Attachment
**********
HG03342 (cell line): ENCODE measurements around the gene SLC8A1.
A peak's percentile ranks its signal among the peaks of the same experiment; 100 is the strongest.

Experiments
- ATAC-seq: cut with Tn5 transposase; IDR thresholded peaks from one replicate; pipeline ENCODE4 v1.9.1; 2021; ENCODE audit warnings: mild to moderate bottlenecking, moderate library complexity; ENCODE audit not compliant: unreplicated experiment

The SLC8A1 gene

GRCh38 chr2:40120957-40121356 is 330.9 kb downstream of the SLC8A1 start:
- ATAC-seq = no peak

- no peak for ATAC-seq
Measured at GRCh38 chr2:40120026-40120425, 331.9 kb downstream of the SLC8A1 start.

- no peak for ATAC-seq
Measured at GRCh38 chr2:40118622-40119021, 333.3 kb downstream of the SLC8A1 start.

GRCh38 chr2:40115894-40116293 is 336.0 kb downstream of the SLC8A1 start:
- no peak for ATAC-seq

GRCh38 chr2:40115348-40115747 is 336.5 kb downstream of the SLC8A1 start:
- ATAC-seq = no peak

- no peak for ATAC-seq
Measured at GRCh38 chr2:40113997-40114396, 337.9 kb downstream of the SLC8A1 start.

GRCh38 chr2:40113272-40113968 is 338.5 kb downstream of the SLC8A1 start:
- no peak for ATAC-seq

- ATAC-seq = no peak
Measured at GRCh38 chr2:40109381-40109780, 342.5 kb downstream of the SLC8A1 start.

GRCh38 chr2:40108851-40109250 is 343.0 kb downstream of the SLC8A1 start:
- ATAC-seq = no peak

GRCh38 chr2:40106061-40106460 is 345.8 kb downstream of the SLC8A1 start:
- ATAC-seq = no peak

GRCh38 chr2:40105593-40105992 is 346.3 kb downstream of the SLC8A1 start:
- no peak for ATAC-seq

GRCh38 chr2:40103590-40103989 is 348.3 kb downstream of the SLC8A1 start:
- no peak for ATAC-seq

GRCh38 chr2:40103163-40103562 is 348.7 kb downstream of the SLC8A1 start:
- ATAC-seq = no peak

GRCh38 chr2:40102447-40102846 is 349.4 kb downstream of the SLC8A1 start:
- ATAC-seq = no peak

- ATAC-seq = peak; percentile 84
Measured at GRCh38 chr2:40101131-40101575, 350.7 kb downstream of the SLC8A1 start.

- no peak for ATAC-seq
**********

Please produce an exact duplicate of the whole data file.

HG03342 (cell line): ENCODE measurements around the gene SLC8A1.
A peak's percentile ranks its signal among the peaks of the same experiment; 100 is the strongest.

Experiments
- ATAC-seq: cut with Tn5 transposase; IDR thresholded peaks from one replicate; pipeline ENCODE4 v1.9.1; 2021; ENCODE audit warnings: mild to moderate bottlenecking, moderate library complexity; ENCODE audit not compliant: unreplicated experiment

The SLC8A1 gene

GRCh38 chr2:40120957-40121356 is 330.9 kb downstream of the SLC8A1 start:
- ATAC-seq = no peak

- no peak for ATAC-seq
Measured at GRCh38 chr2:40120026-40120425, 331.9 kb downstream of the SLC8A1 start.

- no peak for ATAC-seq
Measured at GRCh38 chr2:40118622-40119021, 333.3 kb downstream of the SLC8A1 start.

GRCh38 chr2:40115894-40116293 is 336.0 kb downstream of the SLC8A1 start:
- no peak for ATAC-seq

GRCh38 chr2:40115348-40115747 is 336.5 kb downstream of the SLC8A1 start:
- ATAC-seq = no peak

- no peak for ATAC-seq
Measured at GRCh38 chr2:40113997-40114396, 337.9 kb downstream of the SLC8A1 start.

GRCh38 chr2:40113272-40113968 is 338.5 kb downstream of the SLC8A1 start:
- no peak for ATAC-seq

- ATAC-seq = no peak
Measured at GRCh38 chr2:40109381-40109780, 342.5 kb downstream of the SLC8A1 start.

GRCh38 chr2:40108851-40109250 is 343.0 kb downstream of the SLC8A1 start:
- ATAC-seq = no peak

GRCh38 chr2:40106061-40106460 is 345.8 kb downstream of the SLC8A1 start:
- ATAC-seq = no peak

GRCh38 chr2:40105593-40105992 is 346.3 kb downstream of the SLC8A1 start:
- no peak for ATAC-seq

GRCh38 chr2:40103590-40103989 is 348.3 kb downstream of the SLC8A1 start:
- no peak for ATAC-seq

GRCh38 chr2:40103163-40103562 is 348.7 kb downstream of the SLC8A1 start:
- ATAC-seq = no peak

GRCh38 chr2:40102447-40102846 is 349.4 kb downstream of the SLC8A1 start:
- ATAC-seq = no peak

- ATAC-seq = peak; percentile 84
Measured at GRCh38 chr2:40101131-40101575, 350.7 kb downstream of the SLC8A1 start.

- no peak for ATAC-seq